If there are two things that are going to make a film an automatic hell yes for me, it is Dolly Parton and drag queens. As it happens, Netflix’s latest original movie release Dumplin’ promised both. Add in the fact that I still enjoy the novelty of being able to watch a brand new release from the comfort of my warm bed, a hot toddy or two, and I was surely guaranteeing myself one HELL of a Friday night.
Adapted from the hugely successful young adult novel of the same name by Julie Murphy, Dumplin’ tells the story of Willowdean Dickson (Danielle Macdonald), a Dolly Parton obsessed plus size teenager from a small Texas town who, in a form of protest against her beauty queen mother (played by Jennifer Aniston), signs up for the community event of the year, the town pageant. Fuelled by the death of her loving aunt and inspired by a supportive new friendship group, Willowdean, or Dumplin’ as her mother calls her, goes on a journey of self discovery and comes of age amidst a back drop of pageant fun and personal drama.
In terms of the beats that it hits and narrative directions that it takes, Dumplin’ is a standard and familiar feeling coming of age story, but there is something about the heart and warmth of the film that really makes it feel like it has magic dust sprinkled all over it. This isn’t the type of film you might be expecting in terms of the ‘fat girl’ entering a pageant and having to deal with prejudice and sabotage from bitchy competitors. In fact, outside of the tensions between Dumplin’ and her mother, her biggest antagonist in the film is herself, and the fight that she goes through in order to become a newer, better, more confident version of the person that she really has always been.
Dumplin’ is feel good, it is funny, it is heartwarming, pretty much all of those adjectives that describe a film you can’t help but smile the entire way through. Thanks to the Southern setting and the nostalgic references to the legendary Dolly Parton, there is just something overwhelmingly comfortable about the viewing experience. It’s the perfect example of a film that has familiar plot lines and threads, but that is executed so well that you don’t mind being carried along for the conventional feeling ride. I often criticise films for not taking risks, but in the case of Dumplin’, any overt risk taking would have put a dent in the cosy, homely feel of the story telling.
There’s no denying that Willowdean’s size is a key plot point within the narrative, but rather than having her weight be something detrimental to her character, or something that the she tries to change during the movie, the film instead showcases the fact that plus size people do anything the fuck they want to do, and achieve anything the fuck they want to achieve without having to constantly apologise for themselves or undergo physical transformations. All of Willowdean’s growth has everything to do with her state of mind and nothing to do with her physical shape, and that’s a wonderful thing to see in ‘mainstream’ cinema.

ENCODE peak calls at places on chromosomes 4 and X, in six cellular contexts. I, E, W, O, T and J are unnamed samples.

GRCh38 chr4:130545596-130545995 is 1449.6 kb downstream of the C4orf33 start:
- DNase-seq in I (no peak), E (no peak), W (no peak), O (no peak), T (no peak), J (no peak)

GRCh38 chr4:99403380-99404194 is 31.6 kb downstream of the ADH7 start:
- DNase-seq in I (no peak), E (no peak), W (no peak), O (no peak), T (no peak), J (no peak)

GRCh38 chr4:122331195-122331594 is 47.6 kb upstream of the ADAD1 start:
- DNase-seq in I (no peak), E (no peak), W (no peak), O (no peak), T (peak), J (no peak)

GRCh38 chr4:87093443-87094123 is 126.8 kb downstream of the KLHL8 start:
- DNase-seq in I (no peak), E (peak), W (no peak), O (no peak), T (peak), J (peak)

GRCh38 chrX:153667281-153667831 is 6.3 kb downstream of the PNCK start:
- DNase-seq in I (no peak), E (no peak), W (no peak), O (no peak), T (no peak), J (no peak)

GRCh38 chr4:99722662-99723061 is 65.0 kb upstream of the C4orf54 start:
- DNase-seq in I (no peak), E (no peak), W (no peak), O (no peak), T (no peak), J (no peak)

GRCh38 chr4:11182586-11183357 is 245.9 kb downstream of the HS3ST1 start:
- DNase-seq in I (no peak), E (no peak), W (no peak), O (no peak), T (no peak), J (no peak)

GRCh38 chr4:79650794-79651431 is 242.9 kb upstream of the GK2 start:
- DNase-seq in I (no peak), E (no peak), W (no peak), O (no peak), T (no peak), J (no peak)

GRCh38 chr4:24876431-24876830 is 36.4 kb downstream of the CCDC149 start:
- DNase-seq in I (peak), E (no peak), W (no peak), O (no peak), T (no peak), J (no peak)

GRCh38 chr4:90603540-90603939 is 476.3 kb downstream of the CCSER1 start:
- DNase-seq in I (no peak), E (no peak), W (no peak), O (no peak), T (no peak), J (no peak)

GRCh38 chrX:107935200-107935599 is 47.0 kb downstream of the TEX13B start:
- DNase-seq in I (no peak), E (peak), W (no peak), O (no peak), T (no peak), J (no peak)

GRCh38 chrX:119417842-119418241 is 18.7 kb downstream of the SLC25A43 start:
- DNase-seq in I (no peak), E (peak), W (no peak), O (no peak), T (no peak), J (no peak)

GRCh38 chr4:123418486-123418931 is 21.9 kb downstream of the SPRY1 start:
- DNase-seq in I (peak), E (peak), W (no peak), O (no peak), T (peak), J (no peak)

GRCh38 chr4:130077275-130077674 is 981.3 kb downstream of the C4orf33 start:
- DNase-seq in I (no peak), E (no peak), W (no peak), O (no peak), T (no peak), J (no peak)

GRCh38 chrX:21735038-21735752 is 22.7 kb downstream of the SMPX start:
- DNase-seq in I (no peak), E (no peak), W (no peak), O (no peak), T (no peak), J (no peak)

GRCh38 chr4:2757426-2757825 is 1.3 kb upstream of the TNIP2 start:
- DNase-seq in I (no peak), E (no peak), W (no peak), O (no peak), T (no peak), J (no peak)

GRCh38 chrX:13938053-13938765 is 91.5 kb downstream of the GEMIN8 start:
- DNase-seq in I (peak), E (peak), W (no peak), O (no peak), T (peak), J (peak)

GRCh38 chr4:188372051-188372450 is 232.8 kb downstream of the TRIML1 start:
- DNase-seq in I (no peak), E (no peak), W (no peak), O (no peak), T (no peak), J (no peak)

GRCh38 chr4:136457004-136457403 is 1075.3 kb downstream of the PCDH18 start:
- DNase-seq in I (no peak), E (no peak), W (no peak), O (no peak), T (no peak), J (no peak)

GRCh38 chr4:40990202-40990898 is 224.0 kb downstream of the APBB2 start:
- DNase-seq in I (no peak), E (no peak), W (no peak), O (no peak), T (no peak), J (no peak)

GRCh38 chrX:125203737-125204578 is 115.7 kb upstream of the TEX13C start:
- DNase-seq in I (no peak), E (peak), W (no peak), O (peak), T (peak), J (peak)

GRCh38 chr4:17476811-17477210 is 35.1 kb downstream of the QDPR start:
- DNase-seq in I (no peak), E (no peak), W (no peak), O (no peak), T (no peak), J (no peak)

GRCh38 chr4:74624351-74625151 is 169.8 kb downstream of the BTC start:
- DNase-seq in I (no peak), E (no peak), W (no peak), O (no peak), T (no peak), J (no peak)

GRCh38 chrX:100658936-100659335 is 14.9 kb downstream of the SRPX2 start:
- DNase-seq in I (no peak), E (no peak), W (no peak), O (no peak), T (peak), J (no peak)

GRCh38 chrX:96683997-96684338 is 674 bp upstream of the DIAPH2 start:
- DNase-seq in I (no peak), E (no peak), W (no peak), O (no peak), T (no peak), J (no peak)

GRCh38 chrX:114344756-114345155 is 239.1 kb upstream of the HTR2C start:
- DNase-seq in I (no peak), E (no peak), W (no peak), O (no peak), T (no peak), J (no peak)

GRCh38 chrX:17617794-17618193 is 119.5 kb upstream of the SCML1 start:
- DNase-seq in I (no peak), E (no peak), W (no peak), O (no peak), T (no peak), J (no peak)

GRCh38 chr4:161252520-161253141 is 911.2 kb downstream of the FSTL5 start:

Between Dumplin’ and last year’s Patti Cake$, Danielle Macdonald has provided me with some of the most endearing and fun film characters over the last couple of years. As Willowdean, she gives an incredibly relatable performance. Whether it’s weight, lack of self esteem, a tension with your mother or trying to navigate the minefield of female friendships, there is at least one thing in Macdonald’s charming representation that you will connect with. To think that I now want to be best friends with the actress who creeped me the hell out in 2014’s Every Secret Thing is massive testament to her versatility!
As Dumplin’s former beauty queen mother Rosie, Jennifer Aniston gives a solid performance, tasked with being the sort of ‘straight man’ of the piece, but clever casting nonetheless as her on screen presence to anyone around my age brings another level of nostalgia to add to the feel good nature of the movie. Aniston isn’t required to dig anymore near as deep as something like her impressive turn in 2014’s Cake, but together her and Macdonald make for an enjoyable on screen mother/daughter pair.
There are a bunch of fun supporting performances given by the likes of Odeya Rush, Maddie Baillio and Bex Taylor-Klaus, and there is even a little sprinkling of glam in the form of Ginger Minj, a firm favourite among fans of RuPaul’s Drag Race! With fellow Drag Race alumni Shangela and Willam also gracing our screens this year in none other than A Star Is Born, these ladies are really putting the show on the cinematic map!
Overall, you be surprised to hear that I really loved Dumplin’. Is it the greatest film ever to grace the screen? No. Does that matter? Not in the the slightest. There is something magic about a film that knows exactly what it wants to be, and Dumplin’ feels just like the foodstuff that it is named after, a wonderful, warming, comfortable treat hits all of the right spots and makes you feel really good. Not to mention, all that Dolly Parton love!